Over the last couple of weeks, I've been having an email discussion with a few creators about the Joy of Pitching -- that dark art of trying to sell a script to an editor.
For some years now, downtheubes has had a guide to writing comics on its pages, but just for fun, here's my take on interpreting rejection responses.
If you're outright rejected don't give up: an editor has several levels of response. (What they really think is in brackets)
- Thank you, but no thank you. Here are our guidelines for submitting stories.
(Don't write in crayon - and yes, I did once get a pitch in crayon).
- This is great, but it's not what we're looking for. Have you actually read our top title, BLUG BLADDER BEAST AND CHUMS?
(If you're submitting stories, read a company's output first).
- This is great, but it's not what we're looking for right now.
(We like your stuff, it made us laugh/cry/scared us, but we're not printing that kind of book, but if you wrote something that was our kind of book we'd look at it)
- This is great. With a bit more polish, we could buy this
(We're giving you the chance to re-write it but if you screw up we won't ask again)
- Have you got time to come to the office or chat?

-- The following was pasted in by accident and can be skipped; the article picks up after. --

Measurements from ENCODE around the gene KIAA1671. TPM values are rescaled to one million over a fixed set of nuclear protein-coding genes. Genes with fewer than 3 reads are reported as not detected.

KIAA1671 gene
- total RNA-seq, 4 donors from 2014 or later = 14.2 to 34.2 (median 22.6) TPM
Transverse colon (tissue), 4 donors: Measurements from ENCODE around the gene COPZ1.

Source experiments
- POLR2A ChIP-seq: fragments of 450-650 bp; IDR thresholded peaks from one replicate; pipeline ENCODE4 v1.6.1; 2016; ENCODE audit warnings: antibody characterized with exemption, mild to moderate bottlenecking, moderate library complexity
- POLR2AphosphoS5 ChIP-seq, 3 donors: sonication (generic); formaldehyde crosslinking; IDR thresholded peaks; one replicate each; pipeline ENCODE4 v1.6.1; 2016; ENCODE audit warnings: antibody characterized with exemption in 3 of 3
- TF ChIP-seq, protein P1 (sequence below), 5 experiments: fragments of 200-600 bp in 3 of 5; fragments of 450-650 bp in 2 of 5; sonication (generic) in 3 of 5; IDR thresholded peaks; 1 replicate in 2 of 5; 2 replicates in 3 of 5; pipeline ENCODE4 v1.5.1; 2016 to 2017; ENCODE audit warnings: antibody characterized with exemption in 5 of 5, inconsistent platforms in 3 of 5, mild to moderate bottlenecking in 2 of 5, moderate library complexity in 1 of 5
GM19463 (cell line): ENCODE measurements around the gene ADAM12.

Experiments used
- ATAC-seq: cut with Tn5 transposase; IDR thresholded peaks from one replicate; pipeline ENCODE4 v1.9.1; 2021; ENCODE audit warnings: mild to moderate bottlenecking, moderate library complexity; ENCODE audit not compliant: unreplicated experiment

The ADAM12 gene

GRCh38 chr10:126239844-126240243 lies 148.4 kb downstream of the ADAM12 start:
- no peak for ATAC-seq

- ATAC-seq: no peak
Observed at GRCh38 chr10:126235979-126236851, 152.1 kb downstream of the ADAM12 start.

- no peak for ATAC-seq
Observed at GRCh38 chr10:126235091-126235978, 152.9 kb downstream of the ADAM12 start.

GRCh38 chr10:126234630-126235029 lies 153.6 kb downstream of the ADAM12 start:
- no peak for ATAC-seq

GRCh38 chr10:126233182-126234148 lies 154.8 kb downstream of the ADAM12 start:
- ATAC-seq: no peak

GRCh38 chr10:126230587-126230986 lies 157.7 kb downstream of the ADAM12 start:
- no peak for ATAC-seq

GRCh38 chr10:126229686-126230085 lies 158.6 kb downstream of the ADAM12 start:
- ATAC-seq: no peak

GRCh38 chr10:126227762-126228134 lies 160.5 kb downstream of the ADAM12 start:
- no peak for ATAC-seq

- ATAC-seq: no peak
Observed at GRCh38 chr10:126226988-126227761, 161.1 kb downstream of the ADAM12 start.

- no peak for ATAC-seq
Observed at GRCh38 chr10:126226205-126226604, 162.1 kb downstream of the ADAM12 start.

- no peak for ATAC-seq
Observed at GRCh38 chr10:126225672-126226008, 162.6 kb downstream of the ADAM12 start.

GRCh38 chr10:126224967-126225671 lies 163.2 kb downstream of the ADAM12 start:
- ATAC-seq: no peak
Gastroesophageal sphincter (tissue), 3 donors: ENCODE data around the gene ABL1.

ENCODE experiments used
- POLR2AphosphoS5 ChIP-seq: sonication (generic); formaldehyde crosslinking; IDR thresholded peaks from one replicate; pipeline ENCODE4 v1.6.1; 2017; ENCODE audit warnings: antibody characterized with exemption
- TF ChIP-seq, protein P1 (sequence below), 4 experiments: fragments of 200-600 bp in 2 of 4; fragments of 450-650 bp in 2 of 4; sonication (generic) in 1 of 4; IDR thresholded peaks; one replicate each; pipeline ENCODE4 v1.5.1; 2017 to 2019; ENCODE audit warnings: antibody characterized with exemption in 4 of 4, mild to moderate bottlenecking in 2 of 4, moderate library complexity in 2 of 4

(We like the work, we want to employ you, let's see if you're amenable to us re-writing it, find out if you are sane, and how mad we make you are when we re-write)
- This is great, send us an invoice, it's being drawn by Brian Bolland as we speak. Would you like to write a 12-issue mini series about anything you like?
(This never happens)
Of course, these days some editors are more direct and say exactly what they think, but I've always felt a little common courtesy goes a long way -- after all, do you really want to lose a reader by being rude to them, especially an active one who likes your book so much they want to be part of it?
One final more serious point. As an editor, I always found it easier to comment on a script if I saw it drawn -- I recall showing some of my stuff to Alan Grant that way back at one of the London UK Comic Art Conventions and he said it was easier than reading a script. That's why fanzines are such a valuable way of crafting skills, and these days, the additional editing being done on the best of these is really paying off.